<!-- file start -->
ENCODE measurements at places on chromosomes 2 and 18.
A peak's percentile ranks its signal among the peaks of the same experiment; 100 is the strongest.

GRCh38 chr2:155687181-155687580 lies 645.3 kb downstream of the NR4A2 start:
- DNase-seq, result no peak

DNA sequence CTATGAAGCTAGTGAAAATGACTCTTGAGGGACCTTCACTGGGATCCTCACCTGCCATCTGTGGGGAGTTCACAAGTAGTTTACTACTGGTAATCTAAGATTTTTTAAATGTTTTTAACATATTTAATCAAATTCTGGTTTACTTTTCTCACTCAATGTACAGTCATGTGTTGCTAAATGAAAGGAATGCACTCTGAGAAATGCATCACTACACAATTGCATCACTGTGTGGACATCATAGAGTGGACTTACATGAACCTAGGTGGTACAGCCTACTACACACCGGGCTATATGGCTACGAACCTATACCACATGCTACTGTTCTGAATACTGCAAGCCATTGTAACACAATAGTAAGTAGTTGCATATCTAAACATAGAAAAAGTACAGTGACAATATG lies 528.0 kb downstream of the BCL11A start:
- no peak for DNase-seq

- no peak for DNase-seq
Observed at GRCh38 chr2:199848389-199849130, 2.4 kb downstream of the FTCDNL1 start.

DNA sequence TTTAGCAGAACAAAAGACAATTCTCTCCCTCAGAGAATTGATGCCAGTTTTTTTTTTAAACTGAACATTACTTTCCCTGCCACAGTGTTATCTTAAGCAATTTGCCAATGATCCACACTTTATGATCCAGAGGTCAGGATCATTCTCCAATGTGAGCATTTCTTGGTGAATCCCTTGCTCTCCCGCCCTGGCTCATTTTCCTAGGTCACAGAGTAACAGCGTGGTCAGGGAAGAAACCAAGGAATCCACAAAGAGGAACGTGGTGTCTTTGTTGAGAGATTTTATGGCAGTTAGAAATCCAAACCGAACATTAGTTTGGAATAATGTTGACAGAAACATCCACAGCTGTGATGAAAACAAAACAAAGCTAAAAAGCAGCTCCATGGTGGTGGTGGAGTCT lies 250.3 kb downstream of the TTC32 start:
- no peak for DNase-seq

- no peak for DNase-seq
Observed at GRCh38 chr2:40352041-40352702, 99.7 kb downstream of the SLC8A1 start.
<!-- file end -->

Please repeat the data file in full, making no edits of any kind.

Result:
ENCODE measurements at places on chromosomes 2 and 18.
A peak's percentile ranks its signal among the peaks of the same experiment; 100 is the strongest.

GRCh38 chr2:155687181-155687580 lies 645.3 kb downstream of the NR4A2 start:
- DNase-seq, result no peak

DNA sequence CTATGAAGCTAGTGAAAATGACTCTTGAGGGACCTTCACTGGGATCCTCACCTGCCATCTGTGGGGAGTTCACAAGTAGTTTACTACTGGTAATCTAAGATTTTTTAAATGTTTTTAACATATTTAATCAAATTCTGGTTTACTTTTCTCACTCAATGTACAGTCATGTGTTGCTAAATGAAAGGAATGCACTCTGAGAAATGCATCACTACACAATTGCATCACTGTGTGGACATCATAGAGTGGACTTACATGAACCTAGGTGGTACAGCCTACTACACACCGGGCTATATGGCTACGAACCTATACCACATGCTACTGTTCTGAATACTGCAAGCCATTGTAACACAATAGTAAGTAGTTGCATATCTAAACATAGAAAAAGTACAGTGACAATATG lies 528.0 kb downstream of the BCL11A start:
- no peak for DNase-seq

- no peak for DNase-seq
Observed at GRCh38 chr2:199848389-199849130, 2.4 kb downstream of the FTCDNL1 start.

DNA sequence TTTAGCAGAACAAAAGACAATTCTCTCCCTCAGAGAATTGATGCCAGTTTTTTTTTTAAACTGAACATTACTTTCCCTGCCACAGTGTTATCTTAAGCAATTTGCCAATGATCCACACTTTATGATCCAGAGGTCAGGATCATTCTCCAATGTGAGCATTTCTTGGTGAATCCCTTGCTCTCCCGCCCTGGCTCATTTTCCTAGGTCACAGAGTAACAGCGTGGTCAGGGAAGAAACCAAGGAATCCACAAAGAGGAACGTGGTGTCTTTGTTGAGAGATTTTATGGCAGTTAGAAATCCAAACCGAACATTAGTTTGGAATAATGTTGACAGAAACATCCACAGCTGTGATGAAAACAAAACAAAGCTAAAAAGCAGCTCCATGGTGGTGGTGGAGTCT lies 250.3 kb downstream of the TTC32 start:
- no peak for DNase-seq

- no peak for DNase-seq
Observed at GRCh38 chr2:40352041-40352702, 99.7 kb downstream of the SLC8A1 start.